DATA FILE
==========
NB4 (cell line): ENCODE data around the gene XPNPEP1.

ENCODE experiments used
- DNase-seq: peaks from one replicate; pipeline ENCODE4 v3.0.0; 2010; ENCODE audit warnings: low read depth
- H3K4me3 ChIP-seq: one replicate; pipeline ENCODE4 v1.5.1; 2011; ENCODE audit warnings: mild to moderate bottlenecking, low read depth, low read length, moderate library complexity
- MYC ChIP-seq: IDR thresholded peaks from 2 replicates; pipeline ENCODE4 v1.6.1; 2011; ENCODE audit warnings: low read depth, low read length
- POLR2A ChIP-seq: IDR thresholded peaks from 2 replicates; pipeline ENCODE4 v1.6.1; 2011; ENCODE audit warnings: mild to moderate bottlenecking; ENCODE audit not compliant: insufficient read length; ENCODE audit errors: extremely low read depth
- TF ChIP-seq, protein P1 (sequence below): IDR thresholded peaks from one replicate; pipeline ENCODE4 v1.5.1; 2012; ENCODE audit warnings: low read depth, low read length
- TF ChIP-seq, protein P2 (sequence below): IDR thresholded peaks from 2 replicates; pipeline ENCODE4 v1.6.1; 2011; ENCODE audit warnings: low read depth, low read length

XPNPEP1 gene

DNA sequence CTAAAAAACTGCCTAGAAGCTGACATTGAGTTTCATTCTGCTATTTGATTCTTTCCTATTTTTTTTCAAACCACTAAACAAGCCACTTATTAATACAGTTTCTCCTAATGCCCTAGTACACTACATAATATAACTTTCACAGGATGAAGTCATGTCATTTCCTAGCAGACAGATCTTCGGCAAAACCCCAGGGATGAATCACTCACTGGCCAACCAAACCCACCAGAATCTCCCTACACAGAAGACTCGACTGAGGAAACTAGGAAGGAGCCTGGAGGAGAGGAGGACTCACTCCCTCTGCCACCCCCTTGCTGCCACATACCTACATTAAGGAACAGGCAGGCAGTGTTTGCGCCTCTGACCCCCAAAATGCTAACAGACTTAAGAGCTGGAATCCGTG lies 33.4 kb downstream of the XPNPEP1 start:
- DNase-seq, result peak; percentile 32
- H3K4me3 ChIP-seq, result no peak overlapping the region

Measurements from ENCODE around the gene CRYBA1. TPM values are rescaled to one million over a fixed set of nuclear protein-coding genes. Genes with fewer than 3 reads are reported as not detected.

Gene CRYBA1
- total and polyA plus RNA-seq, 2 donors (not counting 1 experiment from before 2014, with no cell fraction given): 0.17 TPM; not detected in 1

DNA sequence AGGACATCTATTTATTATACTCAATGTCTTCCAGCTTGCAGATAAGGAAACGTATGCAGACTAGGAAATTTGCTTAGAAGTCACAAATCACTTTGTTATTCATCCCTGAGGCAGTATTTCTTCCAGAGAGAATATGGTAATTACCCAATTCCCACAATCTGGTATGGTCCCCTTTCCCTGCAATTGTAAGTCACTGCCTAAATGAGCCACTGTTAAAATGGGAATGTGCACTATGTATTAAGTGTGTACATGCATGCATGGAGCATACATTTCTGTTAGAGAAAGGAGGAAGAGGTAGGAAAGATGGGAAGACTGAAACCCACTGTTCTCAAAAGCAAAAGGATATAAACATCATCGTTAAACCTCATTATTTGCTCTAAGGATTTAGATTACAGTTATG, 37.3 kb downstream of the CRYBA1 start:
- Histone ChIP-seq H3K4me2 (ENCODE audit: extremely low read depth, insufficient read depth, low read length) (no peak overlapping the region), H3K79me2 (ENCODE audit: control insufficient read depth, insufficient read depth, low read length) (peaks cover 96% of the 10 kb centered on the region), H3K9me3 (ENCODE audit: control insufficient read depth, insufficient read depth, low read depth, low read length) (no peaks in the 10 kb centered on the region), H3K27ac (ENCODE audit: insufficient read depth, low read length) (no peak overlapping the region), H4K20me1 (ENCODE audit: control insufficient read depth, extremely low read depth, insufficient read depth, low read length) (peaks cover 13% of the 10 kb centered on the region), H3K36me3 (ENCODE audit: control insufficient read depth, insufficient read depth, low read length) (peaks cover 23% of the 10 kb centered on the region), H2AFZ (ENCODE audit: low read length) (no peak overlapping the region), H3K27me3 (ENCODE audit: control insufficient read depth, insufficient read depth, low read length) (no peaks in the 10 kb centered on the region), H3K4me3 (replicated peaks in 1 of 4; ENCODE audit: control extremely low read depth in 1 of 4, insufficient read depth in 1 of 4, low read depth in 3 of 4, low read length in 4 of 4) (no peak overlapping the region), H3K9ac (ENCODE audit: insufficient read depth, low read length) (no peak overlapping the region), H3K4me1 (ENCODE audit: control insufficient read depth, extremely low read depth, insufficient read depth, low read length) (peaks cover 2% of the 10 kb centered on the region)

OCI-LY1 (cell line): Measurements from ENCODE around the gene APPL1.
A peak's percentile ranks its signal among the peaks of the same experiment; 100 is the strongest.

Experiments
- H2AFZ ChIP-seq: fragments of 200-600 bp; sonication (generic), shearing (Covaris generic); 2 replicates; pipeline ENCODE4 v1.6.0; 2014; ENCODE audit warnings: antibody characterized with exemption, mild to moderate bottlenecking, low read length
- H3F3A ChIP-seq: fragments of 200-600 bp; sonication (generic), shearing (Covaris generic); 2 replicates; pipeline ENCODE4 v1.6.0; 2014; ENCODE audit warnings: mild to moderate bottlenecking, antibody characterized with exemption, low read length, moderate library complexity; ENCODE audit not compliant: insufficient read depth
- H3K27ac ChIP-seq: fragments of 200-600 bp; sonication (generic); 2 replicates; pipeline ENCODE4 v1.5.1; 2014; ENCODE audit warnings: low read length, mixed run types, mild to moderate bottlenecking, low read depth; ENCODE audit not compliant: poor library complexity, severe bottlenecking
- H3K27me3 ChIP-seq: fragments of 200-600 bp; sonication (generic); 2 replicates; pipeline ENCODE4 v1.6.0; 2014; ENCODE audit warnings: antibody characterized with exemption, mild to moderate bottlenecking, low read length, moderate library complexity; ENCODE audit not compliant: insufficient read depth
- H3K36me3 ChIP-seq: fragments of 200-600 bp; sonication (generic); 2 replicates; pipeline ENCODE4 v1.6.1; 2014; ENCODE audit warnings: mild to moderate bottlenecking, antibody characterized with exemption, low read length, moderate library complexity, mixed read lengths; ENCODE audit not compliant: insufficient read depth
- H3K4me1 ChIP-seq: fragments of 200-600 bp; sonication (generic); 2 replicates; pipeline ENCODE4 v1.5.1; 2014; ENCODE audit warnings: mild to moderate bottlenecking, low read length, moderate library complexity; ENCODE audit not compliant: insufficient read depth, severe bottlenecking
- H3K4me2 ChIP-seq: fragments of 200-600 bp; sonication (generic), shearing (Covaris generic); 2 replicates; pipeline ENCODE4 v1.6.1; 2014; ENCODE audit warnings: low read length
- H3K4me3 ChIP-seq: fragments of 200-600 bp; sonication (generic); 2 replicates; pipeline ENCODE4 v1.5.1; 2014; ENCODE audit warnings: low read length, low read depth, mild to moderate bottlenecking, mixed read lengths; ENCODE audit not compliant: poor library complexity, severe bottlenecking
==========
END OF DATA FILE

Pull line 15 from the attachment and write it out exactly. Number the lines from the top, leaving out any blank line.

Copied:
- total and polyA plus RNA-seq, 2 donors (not counting 1 experiment from before 2014, with no cell fraction given): 0.17 TPM; not detected in 1